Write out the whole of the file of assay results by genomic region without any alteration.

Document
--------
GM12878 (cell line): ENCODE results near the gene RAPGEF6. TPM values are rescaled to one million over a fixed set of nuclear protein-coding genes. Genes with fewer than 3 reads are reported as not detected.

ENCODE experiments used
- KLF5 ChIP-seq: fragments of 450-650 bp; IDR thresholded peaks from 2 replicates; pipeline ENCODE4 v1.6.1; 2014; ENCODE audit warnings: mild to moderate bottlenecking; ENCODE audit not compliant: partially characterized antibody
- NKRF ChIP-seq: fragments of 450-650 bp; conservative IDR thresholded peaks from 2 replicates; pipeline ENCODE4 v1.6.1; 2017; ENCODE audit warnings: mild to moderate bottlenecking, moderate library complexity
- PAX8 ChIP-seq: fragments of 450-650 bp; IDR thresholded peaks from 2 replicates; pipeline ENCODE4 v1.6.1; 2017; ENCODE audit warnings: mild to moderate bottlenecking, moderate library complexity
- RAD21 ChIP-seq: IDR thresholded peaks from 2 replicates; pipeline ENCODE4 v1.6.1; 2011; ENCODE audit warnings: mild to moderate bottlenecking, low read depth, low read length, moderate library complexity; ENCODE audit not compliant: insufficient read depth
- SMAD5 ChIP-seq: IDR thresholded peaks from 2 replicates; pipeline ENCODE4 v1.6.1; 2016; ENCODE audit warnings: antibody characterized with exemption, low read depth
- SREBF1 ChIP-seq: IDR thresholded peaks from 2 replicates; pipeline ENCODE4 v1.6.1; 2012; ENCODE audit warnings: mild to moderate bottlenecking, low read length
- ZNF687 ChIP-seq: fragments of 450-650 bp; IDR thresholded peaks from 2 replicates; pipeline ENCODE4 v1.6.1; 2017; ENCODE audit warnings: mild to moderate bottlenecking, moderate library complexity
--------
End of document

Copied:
GM12878 (cell line): ENCODE results near the gene RAPGEF6. TPM values are rescaled to one million over a fixed set of nuclear protein-coding genes. Genes with fewer than 3 reads are reported as not detected.

ENCODE experiments used
- KLF5 ChIP-seq: fragments of 450-650 bp; IDR thresholded peaks from 2 replicates; pipeline ENCODE4 v1.6.1; 2014; ENCODE audit warnings: mild to moderate bottlenecking; ENCODE audit not compliant: partially characterized antibody
- NKRF ChIP-seq: fragments of 450-650 bp; conservative IDR thresholded peaks from 2 replicates; pipeline ENCODE4 v1.6.1; 2017; ENCODE audit warnings: mild to moderate bottlenecking, moderate library complexity
- PAX8 ChIP-seq: fragments of 450-650 bp; IDR thresholded peaks from 2 replicates; pipeline ENCODE4 v1.6.1; 2017; ENCODE audit warnings: mild to moderate bottlenecking, moderate library complexity
- RAD21 ChIP-seq: IDR thresholded peaks from 2 replicates; pipeline ENCODE4 v1.6.1; 2011; ENCODE audit warnings: mild to moderate bottlenecking, low read depth, low read length, moderate library complexity; ENCODE audit not compliant: insufficient read depth
- SMAD5 ChIP-seq: IDR thresholded peaks from 2 replicates; pipeline ENCODE4 v1.6.1; 2016; ENCODE audit warnings: antibody characterized with exemption, low read depth
- SREBF1 ChIP-seq: IDR thresholded peaks from 2 replicates; pipeline ENCODE4 v1.6.1; 2012; ENCODE audit warnings: mild to moderate bottlenecking, low read length
- ZNF687 ChIP-seq: fragments of 450-650 bp; IDR thresholded peaks from 2 replicates; pipeline ENCODE4 v1.6.1; 2017; ENCODE audit warnings: mild to moderate bottlenecking, moderate library complexity